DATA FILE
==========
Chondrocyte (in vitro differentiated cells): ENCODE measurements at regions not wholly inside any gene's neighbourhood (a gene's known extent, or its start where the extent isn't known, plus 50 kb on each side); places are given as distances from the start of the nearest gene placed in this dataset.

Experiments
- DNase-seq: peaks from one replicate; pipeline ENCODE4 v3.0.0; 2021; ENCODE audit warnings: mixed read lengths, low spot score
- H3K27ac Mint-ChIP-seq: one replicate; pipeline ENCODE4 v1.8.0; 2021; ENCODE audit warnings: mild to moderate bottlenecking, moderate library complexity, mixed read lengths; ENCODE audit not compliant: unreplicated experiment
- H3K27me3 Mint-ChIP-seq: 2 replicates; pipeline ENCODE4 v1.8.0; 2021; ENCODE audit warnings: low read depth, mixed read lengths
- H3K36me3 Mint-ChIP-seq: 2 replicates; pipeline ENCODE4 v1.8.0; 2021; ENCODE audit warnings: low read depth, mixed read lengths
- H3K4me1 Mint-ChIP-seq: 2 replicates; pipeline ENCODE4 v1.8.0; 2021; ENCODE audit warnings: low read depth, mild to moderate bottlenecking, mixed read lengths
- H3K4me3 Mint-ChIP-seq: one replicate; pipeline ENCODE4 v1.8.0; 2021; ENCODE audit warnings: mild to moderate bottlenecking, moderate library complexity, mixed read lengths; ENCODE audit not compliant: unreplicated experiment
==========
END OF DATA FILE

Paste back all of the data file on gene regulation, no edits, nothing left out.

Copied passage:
Chondrocyte (in vitro differentiated cells): ENCODE measurements at regions not wholly inside any gene's neighbourhood (a gene's known extent, or its start where the extent isn't known, plus 50 kb on each side); places are given as distances from the start of the nearest gene placed in this dataset.

Experiments
- DNase-seq: peaks from one replicate; pipeline ENCODE4 v3.0.0; 2021; ENCODE audit warnings: mixed read lengths, low spot score
- H3K27ac Mint-ChIP-seq: one replicate; pipeline ENCODE4 v1.8.0; 2021; ENCODE audit warnings: mild to moderate bottlenecking, moderate library complexity, mixed read lengths; ENCODE audit not compliant: unreplicated experiment
- H3K27me3 Mint-ChIP-seq: 2 replicates; pipeline ENCODE4 v1.8.0; 2021; ENCODE audit warnings: low read depth, mixed read lengths
- H3K36me3 Mint-ChIP-seq: 2 replicates; pipeline ENCODE4 v1.8.0; 2021; ENCODE audit warnings: low read depth, mixed read lengths
- H3K4me1 Mint-ChIP-seq: 2 replicates; pipeline ENCODE4 v1.8.0; 2021; ENCODE audit warnings: low read depth, mild to moderate bottlenecking, mixed read lengths
- H3K4me3 Mint-ChIP-seq: one replicate; pipeline ENCODE4 v1.8.0; 2021; ENCODE audit warnings: mild to moderate bottlenecking, moderate library complexity, mixed read lengths; ENCODE audit not compliant: unreplicated experiment